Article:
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Help Parents Navigate Online Resources About Communication Development

by Juliann Woods
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It is an exciting time for speech-language pathologists and families of young communicators. Important new information exists on early identification and intervention for young children with or at risk for communication delays and disorders. And much of the information is easy to find online.

While not yet universally available, mobile technology is a useful tool for sharing information with families on communication development and supporting their participation in their children’s communication development.

Parents want to learn more about their children’s development but often express uncertainty about where and when to access information.

The range of options for parent information online grows rapidly, as do the number of apps providing guidance on social communication development. With this explosion of information comes another professional obligation for SLPs: helping family members navigate online resources for social communication development and intervention. So, what is an SLP to do?

The following tips can help guide your support to family members.

Learn about the family’s information literacy

Spend a few minutes discovering parents’ interests and concerns, as well as what resources they use for information. Families are motivated to learn about their children, but they’re also busy. Caregivers usually welcome guidance on what to expect from online resources, where to start, how to identify relevant content, and how to navigate sites.

Find out what they know and do. Parents likely use search engines as their primary tool for identifying resources. But even frequent users can get lost in the thousands of hits from a broad topic search, such as communication development.

You can help families by providing a few trustworthy online resources to get started such as ASHA’s Identify the Signs, CDC Screening and Diagnosis, or BabyNavigator websites. Share resources found on each site and offer suggestions for navigation. Also discuss the importance of understanding evidence-based practices for their child’s development.

Recognize the parent as an adult learner

Research suggests adults want relevancy and immediacy in their information seeking. In other words, they expect to find information they can use right now based on interests or concerns.

Caregivers seeking information about their child’s development because of concerns need different information than parents looking to provide a language-rich environment. Parents report knowing less about communication development than motor development, and we can emphasize the importance of social communication milestones.

Adults like to take the most efficient path to learning and SLPs can guide parents along that path of online learning. Rather than general directions such as, “Check out this website for great information,” direct them to sites with information you know will address their interests. If parents express an interest in social/communication milestones, they might feel concerns they can’t admit yet. Prepare follow-up suggestions for sites to help them screen for a delay or disorder.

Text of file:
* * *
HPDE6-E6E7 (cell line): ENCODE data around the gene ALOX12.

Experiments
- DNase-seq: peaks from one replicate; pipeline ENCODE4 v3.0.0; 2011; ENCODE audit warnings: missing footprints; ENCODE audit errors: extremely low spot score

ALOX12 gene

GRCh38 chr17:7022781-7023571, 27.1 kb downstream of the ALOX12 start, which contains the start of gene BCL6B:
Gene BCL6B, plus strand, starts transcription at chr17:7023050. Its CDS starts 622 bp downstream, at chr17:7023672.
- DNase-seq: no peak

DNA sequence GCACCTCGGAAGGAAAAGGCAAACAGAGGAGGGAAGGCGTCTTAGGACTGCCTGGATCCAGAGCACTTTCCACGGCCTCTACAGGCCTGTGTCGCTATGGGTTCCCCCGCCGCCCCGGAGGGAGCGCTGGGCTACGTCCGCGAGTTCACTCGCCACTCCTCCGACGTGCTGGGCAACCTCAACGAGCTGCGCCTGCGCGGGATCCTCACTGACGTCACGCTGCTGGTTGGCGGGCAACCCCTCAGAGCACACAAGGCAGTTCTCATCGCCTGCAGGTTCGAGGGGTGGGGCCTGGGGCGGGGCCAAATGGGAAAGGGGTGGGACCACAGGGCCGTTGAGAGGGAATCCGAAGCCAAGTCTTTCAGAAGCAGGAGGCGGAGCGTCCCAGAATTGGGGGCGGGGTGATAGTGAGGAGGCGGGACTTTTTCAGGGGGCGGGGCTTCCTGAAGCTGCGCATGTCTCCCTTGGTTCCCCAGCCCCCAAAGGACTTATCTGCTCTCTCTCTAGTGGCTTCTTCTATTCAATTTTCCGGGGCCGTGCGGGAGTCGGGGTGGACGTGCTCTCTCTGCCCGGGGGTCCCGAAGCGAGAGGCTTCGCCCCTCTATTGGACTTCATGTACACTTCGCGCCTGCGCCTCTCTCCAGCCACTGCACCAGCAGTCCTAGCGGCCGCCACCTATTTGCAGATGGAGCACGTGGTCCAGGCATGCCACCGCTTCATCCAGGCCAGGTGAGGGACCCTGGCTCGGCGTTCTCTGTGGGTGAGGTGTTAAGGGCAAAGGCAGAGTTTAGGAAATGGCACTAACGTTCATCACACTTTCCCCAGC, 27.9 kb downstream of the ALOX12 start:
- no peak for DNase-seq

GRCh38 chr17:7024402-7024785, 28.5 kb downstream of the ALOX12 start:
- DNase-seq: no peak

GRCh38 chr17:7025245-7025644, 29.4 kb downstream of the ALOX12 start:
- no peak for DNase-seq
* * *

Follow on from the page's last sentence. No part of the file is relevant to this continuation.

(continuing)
Walking through a resource together and discussing parents’ perspectives can help them use information or tools correctly. Sharing direct links to downloadable resources gives caregivers tangible results in the shortest time possible.

For example, check out the developmental milestone charts from ages 7 to 24 months available on BabyNavigator, 16 Early Signs of Autism by 16 months, or Screen My Child. Video examples show parents what social communication looks and sounds like.

An interactive conversation with caregivers—either in person or using a video chat app—further serves to reinforce the social component of adult learning and allows you to answer questions immediately and build a supportive relationship with the parent.

Learning should be life-long

A final tip for using online resources to share information is to meet the family where they are now and to help them grow and learn as they support their child’s learning. Online tools that provide “what happens next” help families gain confidence in their parenting ability and encourage repeated use. While the tools will undoubtedly change with new innovations, their use for parent education will grow. Social communication is an important life-long skill!

How do you guide parents when they ask for help navigating online resources about their baby’s development? Share your tips in the comment section below.

Juliann Woods, PhD, CCC-SLP, is a professor in the School of Communication Science and Disorders at Florida State University, and director of the Communication and Early Childhood Research and Practice Center. She is also the associate dean of research for the College of Communication and Information and an associate director in the FSU Autism Institute. Woods has 40 years of experience in early intervention. Juliann.Woods@cci.fsu.edu

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